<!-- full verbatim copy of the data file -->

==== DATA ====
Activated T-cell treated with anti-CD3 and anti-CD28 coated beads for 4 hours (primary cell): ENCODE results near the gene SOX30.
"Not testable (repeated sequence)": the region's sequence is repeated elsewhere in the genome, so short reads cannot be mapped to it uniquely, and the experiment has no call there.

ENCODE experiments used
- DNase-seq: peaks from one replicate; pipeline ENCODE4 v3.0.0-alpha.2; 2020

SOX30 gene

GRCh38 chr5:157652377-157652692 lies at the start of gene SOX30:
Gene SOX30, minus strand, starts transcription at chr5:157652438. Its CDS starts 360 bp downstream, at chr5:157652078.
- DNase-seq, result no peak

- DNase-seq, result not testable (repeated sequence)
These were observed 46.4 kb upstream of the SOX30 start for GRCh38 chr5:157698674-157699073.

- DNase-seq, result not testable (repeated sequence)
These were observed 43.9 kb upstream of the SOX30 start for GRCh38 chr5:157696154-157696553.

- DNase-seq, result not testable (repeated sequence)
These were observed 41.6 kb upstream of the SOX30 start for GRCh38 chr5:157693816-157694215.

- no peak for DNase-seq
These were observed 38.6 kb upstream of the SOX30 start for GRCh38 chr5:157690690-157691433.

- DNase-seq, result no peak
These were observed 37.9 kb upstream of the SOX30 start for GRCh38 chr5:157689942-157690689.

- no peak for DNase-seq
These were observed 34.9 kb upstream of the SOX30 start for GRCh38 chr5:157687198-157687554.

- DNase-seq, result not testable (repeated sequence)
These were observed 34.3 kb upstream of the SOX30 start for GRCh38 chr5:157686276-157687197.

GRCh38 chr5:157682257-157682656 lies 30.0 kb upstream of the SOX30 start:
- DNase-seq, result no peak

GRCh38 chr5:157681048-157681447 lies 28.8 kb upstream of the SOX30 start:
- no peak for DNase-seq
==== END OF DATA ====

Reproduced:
Activated T-cell treated with anti-CD3 and anti-CD28 coated beads for 4 hours (primary cell): ENCODE results near the gene SOX30.
"Not testable (repeated sequence)": the region's sequence is repeated elsewhere in the genome, so short reads cannot be mapped to it uniquely, and the experiment has no call there.

ENCODE experiments used
- DNase-seq: peaks from one replicate; pipeline ENCODE4 v3.0.0-alpha.2; 2020

SOX30 gene

GRCh38 chr5:157652377-157652692 lies at the start of gene SOX30:
Gene SOX30, minus strand, starts transcription at chr5:157652438. Its CDS starts 360 bp downstream, at chr5:157652078.
- DNase-seq, result no peak

- DNase-seq, result not testable (repeated sequence)
These were observed 46.4 kb upstream of the SOX30 start for GRCh38 chr5:157698674-157699073.

- DNase-seq, result not testable (repeated sequence)
These were observed 43.9 kb upstream of the SOX30 start for GRCh38 chr5:157696154-157696553.

- DNase-seq, result not testable (repeated sequence)
These were observed 41.6 kb upstream of the SOX30 start for GRCh38 chr5:157693816-157694215.

- no peak for DNase-seq
These were observed 38.6 kb upstream of the SOX30 start for GRCh38 chr5:157690690-157691433.

- DNase-seq, result no peak
These were observed 37.9 kb upstream of the SOX30 start for GRCh38 chr5:157689942-157690689.

- no peak for DNase-seq
These were observed 34.9 kb upstream of the SOX30 start for GRCh38 chr5:157687198-157687554.

- DNase-seq, result not testable (repeated sequence)
These were observed 34.3 kb upstream of the SOX30 start for GRCh38 chr5:157686276-157687197.

GRCh38 chr5:157682257-157682656 lies 30.0 kb upstream of the SOX30 start:
- DNase-seq, result no peak

GRCh38 chr5:157681048-157681447 lies 28.8 kb upstream of the SOX30 start:
- no peak for DNase-seq